I expect soon IG will take the next FB step and require businesses to pay for “boosts” for their posts to be seen at all.
Reason #2: Instagram is peer-pressure.
News flash: What is popular is not what is reasoned, educated, and edifying. Instagram feeds are built to surface the posts that get the most views, likes, and comments. Popularity, however, is a bad indicator for what is valuable, edifying, and true.
Even ignoring such factors as active censorship, Instagram is not a neutral platform. You will always see the loudest, most envelope-pressing, most vanity-stroking posts – and you will not necessarily see all you actually opted in to see.
What you are seeing will be what the cool kids think you ought to see.
Reason #3: Instagram is not a place for civil discourse.
Like Facebook – not surprisingly – conversation on the platform has greatly deteriorated. Now, I personally interact with primarily normal, reasonable, generous, Christian people on Instagram. My DMs (not counting those from the creepsters I spend a chunk of time each week blocking) are fun and interesting and polite.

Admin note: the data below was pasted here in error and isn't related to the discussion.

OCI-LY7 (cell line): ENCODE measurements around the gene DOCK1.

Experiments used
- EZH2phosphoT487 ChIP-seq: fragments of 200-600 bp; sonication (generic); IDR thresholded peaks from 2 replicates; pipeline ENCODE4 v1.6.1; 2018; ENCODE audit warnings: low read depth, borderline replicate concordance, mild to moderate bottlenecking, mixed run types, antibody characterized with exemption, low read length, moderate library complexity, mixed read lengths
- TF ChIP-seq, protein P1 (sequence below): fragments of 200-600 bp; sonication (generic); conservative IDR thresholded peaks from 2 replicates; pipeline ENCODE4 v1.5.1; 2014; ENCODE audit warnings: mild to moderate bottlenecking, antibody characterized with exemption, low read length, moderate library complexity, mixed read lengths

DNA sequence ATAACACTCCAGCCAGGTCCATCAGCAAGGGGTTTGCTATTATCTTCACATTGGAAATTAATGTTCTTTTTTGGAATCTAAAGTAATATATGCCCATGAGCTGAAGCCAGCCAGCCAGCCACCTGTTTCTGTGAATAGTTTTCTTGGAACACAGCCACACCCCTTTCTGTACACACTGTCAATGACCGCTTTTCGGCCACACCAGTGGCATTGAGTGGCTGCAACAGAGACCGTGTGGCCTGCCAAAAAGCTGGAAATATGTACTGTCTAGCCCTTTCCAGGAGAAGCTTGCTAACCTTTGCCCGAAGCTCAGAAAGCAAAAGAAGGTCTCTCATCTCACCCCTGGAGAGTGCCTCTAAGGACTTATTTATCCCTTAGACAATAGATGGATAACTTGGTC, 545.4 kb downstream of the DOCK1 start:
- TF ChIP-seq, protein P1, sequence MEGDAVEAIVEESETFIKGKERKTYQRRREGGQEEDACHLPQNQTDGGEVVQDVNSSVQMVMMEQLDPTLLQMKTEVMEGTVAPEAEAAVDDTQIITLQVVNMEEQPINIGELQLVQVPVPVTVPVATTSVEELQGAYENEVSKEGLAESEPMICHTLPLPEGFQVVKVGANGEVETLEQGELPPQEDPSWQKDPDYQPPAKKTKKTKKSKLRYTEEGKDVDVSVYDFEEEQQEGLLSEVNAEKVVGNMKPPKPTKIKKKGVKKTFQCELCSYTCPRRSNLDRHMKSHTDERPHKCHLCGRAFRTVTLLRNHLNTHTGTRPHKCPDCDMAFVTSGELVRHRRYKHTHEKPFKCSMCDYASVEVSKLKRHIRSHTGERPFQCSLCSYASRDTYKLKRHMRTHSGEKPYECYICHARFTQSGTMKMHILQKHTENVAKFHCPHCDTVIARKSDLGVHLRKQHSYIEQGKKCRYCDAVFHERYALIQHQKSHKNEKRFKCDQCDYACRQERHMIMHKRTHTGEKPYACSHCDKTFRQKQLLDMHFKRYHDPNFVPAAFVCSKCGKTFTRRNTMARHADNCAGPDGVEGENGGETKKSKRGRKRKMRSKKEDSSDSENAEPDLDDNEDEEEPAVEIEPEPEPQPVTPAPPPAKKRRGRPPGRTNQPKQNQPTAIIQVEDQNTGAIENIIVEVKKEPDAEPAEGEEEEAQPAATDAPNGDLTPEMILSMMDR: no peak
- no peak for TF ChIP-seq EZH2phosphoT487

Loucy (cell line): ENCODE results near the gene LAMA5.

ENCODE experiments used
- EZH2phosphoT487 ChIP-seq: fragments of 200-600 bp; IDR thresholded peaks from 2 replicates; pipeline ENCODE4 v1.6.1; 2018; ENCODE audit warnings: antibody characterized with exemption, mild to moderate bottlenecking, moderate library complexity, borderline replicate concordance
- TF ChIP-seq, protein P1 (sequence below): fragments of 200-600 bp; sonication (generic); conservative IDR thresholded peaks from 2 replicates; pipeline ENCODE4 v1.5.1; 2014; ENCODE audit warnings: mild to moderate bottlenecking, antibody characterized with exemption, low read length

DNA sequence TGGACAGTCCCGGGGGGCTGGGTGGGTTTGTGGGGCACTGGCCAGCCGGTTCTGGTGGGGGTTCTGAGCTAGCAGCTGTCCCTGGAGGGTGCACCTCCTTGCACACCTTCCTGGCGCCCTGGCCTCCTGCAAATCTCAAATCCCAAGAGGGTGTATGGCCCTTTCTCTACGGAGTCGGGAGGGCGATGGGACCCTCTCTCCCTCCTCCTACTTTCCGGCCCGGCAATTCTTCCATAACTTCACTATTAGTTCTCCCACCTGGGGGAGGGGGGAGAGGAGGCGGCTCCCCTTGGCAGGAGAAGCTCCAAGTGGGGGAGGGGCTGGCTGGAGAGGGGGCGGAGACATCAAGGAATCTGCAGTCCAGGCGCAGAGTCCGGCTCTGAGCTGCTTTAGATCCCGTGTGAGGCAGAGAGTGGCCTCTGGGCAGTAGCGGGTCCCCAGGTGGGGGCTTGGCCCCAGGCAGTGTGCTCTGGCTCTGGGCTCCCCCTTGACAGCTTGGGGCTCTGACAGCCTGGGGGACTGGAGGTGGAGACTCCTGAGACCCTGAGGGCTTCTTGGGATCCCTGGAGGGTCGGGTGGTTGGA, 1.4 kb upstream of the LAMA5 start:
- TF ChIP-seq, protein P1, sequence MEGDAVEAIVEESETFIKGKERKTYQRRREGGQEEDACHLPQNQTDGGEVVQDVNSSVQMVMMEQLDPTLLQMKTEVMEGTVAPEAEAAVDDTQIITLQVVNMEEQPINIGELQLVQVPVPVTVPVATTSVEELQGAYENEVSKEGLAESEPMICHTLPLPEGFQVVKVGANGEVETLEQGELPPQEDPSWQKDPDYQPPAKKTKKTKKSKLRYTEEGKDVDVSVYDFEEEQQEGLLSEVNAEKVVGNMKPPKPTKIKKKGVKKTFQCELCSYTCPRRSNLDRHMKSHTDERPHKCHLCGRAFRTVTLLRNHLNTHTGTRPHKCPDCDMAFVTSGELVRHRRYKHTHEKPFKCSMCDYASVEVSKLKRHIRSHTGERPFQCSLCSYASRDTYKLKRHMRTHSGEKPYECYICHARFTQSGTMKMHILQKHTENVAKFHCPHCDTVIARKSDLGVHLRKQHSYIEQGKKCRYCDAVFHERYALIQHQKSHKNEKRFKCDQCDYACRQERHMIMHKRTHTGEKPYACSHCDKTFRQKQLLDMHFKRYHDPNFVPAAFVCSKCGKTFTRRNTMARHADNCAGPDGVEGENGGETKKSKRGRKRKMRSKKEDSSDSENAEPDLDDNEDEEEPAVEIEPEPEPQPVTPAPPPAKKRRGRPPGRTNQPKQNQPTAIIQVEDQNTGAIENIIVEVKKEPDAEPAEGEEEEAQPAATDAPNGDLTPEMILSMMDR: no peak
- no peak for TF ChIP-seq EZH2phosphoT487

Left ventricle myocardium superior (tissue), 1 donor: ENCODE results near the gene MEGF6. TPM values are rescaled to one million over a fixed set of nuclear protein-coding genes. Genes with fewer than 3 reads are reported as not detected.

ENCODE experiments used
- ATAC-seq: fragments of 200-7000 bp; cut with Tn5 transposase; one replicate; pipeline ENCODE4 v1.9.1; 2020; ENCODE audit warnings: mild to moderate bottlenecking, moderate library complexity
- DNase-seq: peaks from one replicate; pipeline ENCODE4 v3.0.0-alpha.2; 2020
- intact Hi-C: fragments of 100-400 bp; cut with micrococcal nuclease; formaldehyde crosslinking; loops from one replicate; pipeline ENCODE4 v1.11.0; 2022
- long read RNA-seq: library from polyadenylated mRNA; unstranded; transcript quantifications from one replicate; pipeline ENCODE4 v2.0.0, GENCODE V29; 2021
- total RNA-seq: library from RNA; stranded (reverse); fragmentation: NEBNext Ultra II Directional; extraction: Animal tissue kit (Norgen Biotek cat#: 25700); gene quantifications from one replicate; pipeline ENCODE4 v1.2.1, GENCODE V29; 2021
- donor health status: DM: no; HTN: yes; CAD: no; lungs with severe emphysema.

But as an audience member myself, when I click on the comments section of anyone with more followers than I have and see what people are saying about a thought-provoking post, it’s rather horrifying. And I wonder: Do I really want more followers? At some point you cross the line into attracting attention from those surfing Instagram to be mean and pick fights and yell loudly over you.
Instagram, like Facebook, is no place for actual conversation. But actual conversation is where growth and connection actually happen. So that means Instagram is not worthwhile for personal growth or relational connections.
Reason #4: Instagram is addictive.